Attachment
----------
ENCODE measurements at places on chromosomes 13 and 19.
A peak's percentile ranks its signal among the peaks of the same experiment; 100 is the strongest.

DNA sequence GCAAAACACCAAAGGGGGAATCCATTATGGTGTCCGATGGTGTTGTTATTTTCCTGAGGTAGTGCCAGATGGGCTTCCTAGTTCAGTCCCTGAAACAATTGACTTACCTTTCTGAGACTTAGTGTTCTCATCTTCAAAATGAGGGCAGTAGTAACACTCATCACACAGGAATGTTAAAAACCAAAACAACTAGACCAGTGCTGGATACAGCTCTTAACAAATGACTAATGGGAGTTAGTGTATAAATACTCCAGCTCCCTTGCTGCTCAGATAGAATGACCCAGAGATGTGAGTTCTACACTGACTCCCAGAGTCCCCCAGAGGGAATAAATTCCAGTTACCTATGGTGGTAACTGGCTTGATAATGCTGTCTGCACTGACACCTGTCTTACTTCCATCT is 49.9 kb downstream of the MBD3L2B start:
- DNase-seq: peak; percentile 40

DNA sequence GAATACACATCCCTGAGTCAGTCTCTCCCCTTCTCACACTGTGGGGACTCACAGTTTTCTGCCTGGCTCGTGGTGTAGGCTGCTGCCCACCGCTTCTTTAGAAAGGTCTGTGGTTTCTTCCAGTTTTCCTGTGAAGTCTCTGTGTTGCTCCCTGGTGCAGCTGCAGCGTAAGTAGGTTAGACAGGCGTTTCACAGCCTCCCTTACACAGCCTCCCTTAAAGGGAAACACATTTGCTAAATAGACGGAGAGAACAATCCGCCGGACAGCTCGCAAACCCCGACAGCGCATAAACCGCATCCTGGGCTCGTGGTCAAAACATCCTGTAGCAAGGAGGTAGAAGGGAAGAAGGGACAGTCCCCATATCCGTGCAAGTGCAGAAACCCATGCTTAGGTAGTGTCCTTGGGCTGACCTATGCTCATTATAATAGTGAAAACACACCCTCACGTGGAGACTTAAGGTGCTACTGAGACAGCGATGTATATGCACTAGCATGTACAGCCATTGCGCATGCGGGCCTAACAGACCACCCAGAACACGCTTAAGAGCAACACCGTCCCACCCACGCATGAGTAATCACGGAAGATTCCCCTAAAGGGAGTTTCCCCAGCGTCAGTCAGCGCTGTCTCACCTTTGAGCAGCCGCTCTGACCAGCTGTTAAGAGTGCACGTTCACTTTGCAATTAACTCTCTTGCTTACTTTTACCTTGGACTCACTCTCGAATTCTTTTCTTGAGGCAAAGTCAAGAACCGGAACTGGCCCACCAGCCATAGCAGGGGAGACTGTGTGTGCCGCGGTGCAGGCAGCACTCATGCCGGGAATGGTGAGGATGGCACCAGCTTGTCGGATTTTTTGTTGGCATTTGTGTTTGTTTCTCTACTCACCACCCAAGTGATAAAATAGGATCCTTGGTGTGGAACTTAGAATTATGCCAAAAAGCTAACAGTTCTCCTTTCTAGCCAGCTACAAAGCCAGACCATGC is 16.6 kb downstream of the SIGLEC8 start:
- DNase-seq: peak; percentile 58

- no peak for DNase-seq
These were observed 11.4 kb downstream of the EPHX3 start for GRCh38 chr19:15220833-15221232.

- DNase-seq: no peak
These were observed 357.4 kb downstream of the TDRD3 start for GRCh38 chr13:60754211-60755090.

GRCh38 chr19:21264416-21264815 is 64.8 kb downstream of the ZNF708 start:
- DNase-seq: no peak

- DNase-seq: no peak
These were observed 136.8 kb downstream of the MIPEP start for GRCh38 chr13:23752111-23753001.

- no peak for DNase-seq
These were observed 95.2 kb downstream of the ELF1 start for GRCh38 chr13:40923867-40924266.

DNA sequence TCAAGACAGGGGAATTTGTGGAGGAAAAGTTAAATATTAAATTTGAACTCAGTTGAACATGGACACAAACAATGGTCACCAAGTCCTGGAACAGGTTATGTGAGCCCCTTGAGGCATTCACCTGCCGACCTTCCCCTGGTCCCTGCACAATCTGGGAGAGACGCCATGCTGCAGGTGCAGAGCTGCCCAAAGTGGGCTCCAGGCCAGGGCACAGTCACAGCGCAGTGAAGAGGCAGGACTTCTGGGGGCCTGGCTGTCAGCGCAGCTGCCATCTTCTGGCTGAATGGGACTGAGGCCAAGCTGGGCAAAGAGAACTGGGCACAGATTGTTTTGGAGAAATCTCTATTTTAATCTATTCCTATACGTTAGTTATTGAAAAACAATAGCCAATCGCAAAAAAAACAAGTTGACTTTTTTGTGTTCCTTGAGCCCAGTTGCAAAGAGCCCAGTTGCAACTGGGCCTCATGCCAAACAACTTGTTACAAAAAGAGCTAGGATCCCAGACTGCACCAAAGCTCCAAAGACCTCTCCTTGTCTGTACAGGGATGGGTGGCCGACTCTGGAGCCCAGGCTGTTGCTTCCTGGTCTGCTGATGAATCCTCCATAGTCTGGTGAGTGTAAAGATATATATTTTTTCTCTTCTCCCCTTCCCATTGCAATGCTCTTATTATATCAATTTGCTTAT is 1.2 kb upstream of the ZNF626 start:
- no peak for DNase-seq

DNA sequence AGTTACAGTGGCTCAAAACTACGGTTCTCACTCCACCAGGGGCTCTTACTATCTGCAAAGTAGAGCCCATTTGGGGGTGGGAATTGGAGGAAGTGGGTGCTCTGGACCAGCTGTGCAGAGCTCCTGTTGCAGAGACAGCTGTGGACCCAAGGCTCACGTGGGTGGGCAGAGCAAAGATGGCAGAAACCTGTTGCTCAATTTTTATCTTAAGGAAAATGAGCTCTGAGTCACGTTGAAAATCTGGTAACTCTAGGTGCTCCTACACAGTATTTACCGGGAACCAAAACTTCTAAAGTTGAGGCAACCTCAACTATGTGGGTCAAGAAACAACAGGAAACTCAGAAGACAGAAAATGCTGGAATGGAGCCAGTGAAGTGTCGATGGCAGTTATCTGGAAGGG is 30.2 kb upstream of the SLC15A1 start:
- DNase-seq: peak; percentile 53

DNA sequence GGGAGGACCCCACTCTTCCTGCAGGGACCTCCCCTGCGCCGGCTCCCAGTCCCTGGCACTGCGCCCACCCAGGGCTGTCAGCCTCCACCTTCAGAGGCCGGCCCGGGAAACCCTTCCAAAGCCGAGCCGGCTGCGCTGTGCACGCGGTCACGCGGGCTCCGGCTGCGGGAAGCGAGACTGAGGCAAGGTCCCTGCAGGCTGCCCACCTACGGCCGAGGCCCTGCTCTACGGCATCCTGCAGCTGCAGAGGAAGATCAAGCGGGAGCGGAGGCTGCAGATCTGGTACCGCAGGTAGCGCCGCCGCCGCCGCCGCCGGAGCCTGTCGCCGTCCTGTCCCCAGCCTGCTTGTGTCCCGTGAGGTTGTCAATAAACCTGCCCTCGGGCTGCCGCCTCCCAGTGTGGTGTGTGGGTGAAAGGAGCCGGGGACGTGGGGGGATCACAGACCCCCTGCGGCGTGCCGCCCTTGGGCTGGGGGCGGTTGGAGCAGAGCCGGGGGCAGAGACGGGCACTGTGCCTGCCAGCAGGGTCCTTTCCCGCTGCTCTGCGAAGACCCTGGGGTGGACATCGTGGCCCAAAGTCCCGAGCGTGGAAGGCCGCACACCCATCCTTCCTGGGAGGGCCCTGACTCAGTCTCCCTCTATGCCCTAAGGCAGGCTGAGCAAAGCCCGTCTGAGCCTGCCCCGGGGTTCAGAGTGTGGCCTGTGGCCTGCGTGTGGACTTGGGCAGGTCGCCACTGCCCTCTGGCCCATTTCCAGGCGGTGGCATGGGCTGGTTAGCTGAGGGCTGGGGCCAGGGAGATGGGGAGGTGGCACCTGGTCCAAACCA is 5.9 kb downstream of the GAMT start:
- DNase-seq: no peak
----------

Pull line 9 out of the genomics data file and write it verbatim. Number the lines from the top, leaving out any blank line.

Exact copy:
- DNase-seq: no peak